- Creatures: That "mmmmmmmm-pop" sound means your creatures have just had non-graphic sex by standing next to each other. The official term for this is "Kisspopping". (Normal kissing noises just mean they like each other and will probably continue to make out until they starve if you don't separate them.) Humorously there was an official explanation that they breed this way because the Shee that genetically engineered them in the first place were squeamish.
- In the artificial life simulator Darwin Pond, swimmers are ready to mate when their beak gets long and thick, with a blob on the end indicating what colors they are looking for in a mate. If the resultant merry chase is successful, the pursuer touches the pursuee with is beak, causing a baby swimmer combining features from both parents to appear at the point of contact and rapidly grow to adult size. Compared to some examples on this page, this is practically critter porn.
- Double Switch has one scene where Lyle and Elizabeth have sex. You don't actually see it, but it is strongly implied to have occurred between them.
- In Dragon Quest Monsters, when you select two monsters to mate (any two monsters) they go back to the Mystical Room of Breeding, look at each other… and then an egg appears, and the monsters are gone… Later games treat this as a Fusion Dance instead, explaining not only where the "parents" go but also allowing for "neutral" monsters that can breed with either "gender".
- In Dwarf Fortress, a female creature can become pregnant if a male creature of the same species stands next to them and both are of compatible orientation. The same goes for a married male and female dwarf. In previous versions, pregnancy could occur anytime they were on the same map, even if both were in cages, which led to jokes that they reproduced using spores.
- When using the sheep-breeding option in Farmville, the selected pair of sheep vanish into a curtained niche in their shelter and are replaced in their enclosure with two message signs that read "Baa Chicka Baa Baa".
- Final Fantasy:
- Terra's parents in Final Fantasy VI do a sparkly dance and create a baby when those sparkles fuse together. This was (hopefully) meant as a metaphor, not to be taken literally. Then again, some espers have Bizarre Alien Biology; who's to say, really, what those 16-bit sprites are doing when off-screen? (That being said, Madeline is lucky that she was with vaguely-humanoid Maduin and not, say, Bismarck the freaking whale.)
- In Final Fantasy X at a particularly emotional part of the game, Tidus and Yuna go for a moonlit swim together. Fully clothed, but the scene is slow, with romantic music playing, them kissing and touching, and ends with both of them looking spent and messy-haired. Yuna is embarrassed and asks Tidus to return to the group first…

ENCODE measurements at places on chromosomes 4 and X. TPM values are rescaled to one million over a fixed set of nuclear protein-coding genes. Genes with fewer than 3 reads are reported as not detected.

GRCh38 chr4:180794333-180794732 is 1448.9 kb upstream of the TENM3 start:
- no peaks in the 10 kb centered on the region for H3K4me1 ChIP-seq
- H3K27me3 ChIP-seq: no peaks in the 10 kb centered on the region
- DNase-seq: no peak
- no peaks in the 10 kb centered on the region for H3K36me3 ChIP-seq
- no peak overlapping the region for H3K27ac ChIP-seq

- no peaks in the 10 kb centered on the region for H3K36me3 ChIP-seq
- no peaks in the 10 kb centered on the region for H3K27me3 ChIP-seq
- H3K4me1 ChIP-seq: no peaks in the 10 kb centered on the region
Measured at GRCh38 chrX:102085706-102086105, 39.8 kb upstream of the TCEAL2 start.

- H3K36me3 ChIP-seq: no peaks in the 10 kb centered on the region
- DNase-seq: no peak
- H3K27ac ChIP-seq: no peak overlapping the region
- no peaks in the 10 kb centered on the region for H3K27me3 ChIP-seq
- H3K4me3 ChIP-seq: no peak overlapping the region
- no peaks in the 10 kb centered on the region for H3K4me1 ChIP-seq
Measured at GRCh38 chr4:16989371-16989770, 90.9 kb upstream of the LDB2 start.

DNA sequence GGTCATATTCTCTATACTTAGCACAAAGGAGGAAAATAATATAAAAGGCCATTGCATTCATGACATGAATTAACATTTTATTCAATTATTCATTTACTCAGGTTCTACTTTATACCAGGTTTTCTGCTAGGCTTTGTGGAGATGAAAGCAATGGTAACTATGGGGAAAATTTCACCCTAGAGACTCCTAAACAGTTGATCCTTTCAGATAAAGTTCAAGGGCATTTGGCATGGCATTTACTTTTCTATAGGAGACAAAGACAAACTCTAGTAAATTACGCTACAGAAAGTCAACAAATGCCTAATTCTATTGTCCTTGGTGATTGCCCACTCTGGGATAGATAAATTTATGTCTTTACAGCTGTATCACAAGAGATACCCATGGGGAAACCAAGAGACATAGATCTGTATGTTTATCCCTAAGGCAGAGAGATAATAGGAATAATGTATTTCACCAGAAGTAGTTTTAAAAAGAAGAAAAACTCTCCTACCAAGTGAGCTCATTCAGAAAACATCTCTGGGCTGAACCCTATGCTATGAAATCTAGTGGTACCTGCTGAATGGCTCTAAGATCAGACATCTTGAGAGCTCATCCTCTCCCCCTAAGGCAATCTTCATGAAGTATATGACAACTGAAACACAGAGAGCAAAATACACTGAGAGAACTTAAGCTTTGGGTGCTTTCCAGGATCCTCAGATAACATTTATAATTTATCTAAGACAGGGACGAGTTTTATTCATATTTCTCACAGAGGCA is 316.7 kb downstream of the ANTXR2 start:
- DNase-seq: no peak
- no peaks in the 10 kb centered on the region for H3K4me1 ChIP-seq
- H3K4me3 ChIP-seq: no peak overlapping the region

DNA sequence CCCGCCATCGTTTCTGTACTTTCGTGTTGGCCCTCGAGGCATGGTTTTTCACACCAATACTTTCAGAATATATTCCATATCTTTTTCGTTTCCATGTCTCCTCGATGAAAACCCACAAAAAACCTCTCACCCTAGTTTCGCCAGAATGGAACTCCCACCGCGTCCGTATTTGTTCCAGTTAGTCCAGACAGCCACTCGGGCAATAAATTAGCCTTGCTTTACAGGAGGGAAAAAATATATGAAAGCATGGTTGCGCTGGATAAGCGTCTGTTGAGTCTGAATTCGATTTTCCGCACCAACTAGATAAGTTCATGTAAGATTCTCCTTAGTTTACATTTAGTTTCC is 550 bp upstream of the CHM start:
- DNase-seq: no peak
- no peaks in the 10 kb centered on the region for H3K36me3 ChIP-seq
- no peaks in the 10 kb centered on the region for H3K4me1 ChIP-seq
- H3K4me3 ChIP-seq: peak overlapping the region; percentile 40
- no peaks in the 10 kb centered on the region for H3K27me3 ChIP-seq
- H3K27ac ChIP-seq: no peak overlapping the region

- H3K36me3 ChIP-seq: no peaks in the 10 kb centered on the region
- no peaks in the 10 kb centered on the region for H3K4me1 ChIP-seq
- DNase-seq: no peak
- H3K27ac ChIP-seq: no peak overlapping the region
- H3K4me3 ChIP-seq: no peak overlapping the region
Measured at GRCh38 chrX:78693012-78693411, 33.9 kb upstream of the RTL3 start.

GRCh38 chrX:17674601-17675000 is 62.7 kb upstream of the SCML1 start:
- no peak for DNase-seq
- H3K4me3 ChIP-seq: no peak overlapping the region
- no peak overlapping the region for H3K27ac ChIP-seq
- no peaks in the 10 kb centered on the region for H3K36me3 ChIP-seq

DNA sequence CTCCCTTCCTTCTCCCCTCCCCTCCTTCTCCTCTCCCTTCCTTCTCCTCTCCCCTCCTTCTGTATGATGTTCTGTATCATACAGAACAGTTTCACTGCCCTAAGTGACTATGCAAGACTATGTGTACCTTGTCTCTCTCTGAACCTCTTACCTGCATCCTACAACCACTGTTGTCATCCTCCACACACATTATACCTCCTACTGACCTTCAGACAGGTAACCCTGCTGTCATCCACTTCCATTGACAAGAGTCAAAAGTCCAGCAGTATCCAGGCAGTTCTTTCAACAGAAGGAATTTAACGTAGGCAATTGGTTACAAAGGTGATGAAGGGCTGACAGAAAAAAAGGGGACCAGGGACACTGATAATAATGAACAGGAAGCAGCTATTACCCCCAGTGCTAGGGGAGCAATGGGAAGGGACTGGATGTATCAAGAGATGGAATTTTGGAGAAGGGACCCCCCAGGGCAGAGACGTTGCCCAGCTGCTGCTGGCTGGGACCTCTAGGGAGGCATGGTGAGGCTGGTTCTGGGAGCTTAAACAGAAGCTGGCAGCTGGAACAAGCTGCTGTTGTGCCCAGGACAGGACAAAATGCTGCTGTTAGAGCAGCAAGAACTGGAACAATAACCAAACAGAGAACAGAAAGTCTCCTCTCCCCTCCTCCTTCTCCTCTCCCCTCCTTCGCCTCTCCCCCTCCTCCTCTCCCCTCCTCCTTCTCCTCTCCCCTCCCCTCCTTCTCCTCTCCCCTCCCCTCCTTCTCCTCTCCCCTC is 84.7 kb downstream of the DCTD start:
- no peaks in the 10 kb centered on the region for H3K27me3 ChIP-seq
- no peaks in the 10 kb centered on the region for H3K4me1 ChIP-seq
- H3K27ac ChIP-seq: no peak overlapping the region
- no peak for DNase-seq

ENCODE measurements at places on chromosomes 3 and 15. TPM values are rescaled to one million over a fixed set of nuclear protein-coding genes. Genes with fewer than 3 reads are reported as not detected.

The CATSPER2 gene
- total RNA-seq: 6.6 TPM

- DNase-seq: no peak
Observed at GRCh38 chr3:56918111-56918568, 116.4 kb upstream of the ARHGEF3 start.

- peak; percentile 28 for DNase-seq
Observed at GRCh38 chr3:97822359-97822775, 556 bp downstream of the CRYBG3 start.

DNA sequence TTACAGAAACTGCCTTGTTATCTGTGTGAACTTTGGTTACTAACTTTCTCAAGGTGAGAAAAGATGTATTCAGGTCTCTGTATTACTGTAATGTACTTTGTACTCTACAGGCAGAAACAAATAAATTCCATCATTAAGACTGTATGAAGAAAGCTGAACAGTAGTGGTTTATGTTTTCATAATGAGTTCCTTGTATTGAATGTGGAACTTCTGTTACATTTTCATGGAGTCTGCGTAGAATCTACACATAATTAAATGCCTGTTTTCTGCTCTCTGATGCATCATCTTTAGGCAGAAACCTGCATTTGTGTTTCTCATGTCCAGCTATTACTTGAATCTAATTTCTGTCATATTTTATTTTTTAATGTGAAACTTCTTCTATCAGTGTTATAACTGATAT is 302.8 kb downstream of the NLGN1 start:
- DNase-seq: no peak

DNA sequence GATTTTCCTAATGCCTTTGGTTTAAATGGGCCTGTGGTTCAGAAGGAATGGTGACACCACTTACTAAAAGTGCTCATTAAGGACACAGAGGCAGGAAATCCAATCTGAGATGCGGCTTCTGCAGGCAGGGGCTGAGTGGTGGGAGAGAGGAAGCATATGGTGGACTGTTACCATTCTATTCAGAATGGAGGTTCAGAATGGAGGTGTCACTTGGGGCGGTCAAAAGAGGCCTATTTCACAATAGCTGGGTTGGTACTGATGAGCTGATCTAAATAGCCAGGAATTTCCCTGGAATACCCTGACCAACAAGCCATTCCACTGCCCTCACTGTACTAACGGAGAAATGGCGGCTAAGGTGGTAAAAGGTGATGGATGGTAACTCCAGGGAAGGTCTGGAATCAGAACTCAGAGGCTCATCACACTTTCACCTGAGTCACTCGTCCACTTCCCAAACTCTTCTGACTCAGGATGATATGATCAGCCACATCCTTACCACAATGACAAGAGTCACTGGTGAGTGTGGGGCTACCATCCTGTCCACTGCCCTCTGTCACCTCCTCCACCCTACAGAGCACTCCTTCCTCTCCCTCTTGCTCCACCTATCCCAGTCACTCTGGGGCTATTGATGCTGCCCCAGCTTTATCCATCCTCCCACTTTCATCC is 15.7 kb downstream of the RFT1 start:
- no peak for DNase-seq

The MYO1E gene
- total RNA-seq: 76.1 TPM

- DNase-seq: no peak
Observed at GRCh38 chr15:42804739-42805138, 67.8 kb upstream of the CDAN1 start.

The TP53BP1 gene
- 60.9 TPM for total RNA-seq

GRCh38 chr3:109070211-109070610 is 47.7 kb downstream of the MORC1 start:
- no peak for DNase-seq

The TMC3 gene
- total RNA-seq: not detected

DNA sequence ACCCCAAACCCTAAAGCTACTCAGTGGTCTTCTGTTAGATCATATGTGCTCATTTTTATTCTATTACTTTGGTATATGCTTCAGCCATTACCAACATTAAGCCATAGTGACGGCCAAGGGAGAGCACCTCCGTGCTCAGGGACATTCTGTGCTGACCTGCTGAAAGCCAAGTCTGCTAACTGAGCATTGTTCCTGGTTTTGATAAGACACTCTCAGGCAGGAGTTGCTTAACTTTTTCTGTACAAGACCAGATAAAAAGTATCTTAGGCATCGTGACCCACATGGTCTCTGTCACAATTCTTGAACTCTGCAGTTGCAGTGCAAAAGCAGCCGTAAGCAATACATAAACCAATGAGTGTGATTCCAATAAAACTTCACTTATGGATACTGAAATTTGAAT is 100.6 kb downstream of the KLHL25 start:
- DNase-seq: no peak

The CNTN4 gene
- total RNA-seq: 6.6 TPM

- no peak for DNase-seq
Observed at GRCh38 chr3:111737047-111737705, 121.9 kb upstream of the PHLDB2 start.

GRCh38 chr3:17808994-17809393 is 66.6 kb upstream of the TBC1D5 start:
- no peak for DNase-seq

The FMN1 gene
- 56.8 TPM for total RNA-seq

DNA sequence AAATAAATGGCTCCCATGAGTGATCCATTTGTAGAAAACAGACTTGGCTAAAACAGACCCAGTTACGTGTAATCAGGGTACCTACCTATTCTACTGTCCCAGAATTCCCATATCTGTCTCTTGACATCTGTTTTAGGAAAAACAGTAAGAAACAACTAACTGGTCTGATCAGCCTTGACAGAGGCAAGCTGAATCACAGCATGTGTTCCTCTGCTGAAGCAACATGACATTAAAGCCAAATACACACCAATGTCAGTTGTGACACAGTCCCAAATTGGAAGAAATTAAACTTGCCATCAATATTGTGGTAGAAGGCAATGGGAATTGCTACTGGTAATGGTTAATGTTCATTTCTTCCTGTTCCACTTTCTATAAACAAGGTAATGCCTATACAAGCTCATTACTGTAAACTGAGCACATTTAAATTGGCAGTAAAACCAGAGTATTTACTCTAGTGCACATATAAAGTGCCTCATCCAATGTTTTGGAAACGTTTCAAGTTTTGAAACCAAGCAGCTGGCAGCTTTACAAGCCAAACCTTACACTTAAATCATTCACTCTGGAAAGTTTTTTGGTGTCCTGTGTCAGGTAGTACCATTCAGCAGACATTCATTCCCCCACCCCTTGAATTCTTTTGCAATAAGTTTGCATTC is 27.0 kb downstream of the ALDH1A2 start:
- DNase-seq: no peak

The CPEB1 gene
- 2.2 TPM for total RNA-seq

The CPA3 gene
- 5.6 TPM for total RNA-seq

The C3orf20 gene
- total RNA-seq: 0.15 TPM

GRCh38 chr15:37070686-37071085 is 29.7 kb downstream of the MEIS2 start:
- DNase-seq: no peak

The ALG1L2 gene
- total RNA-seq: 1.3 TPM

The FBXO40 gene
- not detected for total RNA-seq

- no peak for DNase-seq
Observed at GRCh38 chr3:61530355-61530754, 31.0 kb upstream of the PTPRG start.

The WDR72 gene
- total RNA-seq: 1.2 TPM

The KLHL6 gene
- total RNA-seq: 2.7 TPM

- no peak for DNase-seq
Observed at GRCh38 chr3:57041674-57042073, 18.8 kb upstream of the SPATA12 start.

- At one point in Final Fantasy VII Remake, Cloud is given the choice between three price tiers of different qualities for a private... hand massage. Each ensuing cutscene has him grunting and moaning as his hand gets massaged, and afterwards Aerith notes that he's visibly dazed. Bonus points for the "luxury" tier, where the sensual undertones are most prominent.
Madame M: Oh? What was that? A cry of pleasure? Is this how you like it? How about this? Or maybe this?
- The old NES game Golgo 13: Top Secret Episode had a few parts in the first act, and one later on, where your character visits ladies staying overnight at the local hotel and… well… the only real indication they're getting down and dirty is a third person peeping into the room window. You and lady embrace, lights in room dim down to black, and health is restored.
- Reproduction in Minecraft consists of two animals running into each other until a baby animal spawns, or in the case of turtles, having one of them head to the beach to lay eggs. Villagers reproduce by standing in front of each other in love, and then a baby villager appears.
- In My Tribe, two of your villagers walking into a hut with the status message "calling the stork". A few seconds later—a baby toddles out.
- Many people in the Neverwinter Nights module creating community get around the fact that the game isn't programmed to have visual sex encounters by creating a bubble of darkness around two characters. Though the dialogue in most of these cases is at least PG-13 rated.